Oaxaca is another Mexican colonial town, but has plenty to do with its day trips in and around the city. In a nutshell, we went around Parque Juraz, which had loads of interesting 'Day of the Dead' displays and shrines; down the Alcala, which had the usual array of arty cafes and galleries; around the Zocalo, which is surrounded by elegant buildings and churches.  We practically went to every church in central Oaxaca, including Iglesias de La Campania, San Juan de Dios and Santo Domingo. The latter church has 3-D relief images near the entrance which are particularly impressive. We also hired an unofficial guide (they work for tips) at the entrance and his 15 minute speech was worth the 50 pesos (£2.50). Basicilia de la Soledad, Templo de San Felipe Neri and the Catedral also make pretty pictures. It might be the time of year, but Oaxaca is a fascinating place with lots of action aka a mini Mexico City. We also noticed for the first time quite a few foreigners.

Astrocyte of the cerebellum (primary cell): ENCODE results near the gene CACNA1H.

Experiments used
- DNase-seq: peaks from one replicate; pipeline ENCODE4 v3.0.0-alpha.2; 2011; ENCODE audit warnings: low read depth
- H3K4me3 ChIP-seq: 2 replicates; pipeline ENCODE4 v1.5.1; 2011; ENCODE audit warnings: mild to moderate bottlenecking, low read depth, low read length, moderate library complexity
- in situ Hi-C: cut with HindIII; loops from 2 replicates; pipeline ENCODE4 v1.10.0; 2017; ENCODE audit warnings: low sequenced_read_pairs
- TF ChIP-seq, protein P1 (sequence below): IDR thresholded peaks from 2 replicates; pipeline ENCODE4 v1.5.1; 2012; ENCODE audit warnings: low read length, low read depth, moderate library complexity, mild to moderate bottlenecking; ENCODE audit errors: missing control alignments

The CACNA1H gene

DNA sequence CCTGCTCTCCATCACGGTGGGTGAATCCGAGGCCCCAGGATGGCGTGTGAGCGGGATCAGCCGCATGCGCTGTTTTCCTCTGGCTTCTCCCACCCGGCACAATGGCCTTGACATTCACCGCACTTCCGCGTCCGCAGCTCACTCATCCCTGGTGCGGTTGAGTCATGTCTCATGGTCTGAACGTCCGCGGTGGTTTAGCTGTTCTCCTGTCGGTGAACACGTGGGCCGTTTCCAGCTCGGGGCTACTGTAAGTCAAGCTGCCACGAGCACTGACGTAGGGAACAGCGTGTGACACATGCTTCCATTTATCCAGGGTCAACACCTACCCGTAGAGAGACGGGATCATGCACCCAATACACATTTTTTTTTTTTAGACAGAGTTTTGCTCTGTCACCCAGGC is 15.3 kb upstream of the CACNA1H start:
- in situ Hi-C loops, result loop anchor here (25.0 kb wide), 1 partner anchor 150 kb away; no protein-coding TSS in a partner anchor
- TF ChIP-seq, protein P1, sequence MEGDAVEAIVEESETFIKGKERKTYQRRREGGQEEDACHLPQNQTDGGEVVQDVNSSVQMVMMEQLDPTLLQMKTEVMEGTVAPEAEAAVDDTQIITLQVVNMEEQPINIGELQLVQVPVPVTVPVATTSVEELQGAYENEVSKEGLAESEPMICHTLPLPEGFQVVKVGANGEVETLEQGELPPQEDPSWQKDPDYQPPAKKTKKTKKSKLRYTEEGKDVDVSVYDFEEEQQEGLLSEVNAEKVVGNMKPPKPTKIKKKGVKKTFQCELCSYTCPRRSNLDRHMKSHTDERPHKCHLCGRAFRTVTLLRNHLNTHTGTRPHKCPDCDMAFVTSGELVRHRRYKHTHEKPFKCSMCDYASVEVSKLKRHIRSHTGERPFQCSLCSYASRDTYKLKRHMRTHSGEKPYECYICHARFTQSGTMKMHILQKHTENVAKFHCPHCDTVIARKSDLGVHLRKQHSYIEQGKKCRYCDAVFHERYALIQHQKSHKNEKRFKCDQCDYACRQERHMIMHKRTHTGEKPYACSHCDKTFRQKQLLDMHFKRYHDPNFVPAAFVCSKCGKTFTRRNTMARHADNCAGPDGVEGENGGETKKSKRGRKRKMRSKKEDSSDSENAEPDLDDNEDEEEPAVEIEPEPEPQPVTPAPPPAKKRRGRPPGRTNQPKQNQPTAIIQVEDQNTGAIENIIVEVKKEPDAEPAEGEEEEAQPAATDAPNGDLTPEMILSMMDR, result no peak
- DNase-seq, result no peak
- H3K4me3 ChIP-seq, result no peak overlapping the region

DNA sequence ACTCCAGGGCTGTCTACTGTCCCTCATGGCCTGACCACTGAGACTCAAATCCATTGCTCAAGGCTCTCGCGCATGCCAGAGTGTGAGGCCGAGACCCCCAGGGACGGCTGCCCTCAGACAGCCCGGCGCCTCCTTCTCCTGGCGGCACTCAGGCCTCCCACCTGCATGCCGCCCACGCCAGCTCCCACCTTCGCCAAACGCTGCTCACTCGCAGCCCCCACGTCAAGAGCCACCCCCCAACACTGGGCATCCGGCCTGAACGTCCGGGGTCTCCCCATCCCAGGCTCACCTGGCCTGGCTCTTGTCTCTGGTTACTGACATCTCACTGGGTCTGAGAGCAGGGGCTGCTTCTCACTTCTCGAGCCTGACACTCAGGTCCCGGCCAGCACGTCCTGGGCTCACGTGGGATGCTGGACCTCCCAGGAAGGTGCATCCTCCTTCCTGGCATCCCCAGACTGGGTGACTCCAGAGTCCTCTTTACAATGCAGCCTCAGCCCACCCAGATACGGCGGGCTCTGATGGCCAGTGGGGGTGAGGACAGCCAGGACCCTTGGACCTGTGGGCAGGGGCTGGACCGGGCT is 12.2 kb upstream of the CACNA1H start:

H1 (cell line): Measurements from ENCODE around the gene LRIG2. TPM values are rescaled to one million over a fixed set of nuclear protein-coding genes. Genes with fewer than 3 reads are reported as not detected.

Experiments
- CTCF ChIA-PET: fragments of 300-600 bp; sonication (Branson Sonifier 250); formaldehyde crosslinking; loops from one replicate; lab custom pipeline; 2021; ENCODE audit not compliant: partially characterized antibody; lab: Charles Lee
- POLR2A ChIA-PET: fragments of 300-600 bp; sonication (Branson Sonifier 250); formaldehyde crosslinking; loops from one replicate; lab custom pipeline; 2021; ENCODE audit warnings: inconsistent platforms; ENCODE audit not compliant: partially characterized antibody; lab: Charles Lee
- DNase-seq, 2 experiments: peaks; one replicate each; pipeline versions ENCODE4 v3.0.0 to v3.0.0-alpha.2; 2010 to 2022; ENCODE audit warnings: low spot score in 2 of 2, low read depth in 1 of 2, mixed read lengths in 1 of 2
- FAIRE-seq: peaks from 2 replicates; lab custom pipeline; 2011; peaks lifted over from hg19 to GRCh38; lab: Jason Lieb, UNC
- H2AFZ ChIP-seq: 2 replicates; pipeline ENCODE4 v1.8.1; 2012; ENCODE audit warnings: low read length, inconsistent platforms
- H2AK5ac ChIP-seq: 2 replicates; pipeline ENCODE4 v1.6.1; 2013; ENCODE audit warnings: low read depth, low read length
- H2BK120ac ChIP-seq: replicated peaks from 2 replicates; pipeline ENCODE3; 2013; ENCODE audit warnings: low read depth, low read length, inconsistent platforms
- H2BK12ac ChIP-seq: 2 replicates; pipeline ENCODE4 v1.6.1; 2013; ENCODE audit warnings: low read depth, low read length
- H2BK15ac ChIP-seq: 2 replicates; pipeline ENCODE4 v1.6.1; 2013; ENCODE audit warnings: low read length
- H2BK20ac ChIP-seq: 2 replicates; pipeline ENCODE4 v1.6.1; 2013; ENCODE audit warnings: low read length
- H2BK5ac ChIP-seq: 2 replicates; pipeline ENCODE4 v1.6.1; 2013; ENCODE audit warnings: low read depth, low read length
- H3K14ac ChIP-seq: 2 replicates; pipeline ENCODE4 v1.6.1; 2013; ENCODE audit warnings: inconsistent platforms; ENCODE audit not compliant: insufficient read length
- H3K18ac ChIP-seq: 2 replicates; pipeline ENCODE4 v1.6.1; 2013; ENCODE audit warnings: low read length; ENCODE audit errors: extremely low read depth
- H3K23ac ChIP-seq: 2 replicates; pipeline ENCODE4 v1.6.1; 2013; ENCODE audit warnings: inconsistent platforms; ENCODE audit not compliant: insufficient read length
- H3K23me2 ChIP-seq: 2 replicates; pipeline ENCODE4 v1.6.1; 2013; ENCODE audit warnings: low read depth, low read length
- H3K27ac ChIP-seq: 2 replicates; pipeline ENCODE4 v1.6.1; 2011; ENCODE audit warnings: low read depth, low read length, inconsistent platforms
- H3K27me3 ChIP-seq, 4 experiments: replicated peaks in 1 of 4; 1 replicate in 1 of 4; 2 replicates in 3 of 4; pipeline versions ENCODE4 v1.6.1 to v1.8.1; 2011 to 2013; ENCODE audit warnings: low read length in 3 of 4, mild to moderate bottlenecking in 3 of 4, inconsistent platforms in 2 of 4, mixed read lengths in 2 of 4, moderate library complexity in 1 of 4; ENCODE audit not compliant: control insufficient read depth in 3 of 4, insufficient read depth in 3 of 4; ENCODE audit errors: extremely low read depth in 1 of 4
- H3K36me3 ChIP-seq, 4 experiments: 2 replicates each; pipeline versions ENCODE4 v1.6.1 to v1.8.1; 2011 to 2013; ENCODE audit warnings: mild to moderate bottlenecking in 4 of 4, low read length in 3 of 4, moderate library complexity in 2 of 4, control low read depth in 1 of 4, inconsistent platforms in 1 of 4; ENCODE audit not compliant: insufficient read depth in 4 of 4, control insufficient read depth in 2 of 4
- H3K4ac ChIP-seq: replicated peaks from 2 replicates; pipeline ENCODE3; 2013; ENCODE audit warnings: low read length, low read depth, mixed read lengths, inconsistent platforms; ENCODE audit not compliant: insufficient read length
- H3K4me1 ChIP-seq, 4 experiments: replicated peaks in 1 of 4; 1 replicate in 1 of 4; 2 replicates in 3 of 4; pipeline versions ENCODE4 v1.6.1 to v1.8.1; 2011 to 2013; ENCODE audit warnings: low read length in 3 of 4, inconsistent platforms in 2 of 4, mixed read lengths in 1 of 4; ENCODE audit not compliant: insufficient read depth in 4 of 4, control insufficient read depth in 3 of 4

Later on we mooched around the massive Mercado Juarez, which was manic. I tasted the grasshoppers, which were surprisingly alright (similar to Scorpian, but sprinkled with the Mexican spice for the after-kick); Gwyn opted for the famous chocolate mole (in his own words "mole was a bad choice").

We got a few tour guide leaflets, so we could steal their itineraries and do them ourselves, but if you are travelling independently and/or don't have a 4x4 vehicle, then I'd go for a tour, as they're cheap as chips! At night we went to the recommended Guelaguetza Show. Essentially it's split into 12 parts (representing different villages) with colourful costumes, live music and folk dance. It was an alright show: the people were lovely, but it did get a bit repetitive (men stamping and the women swirling around with their skirts).

We went to bed at 11pm, only to woken at midnight with someone trying to break into our van. We'd not locked the back door from the outside (just the inside) so I think someone was just trying their luck. Mexico is more opportunist crime than how the media make it out to be, but it was still quite scary. They quickly scarped as soon as they heard our voices.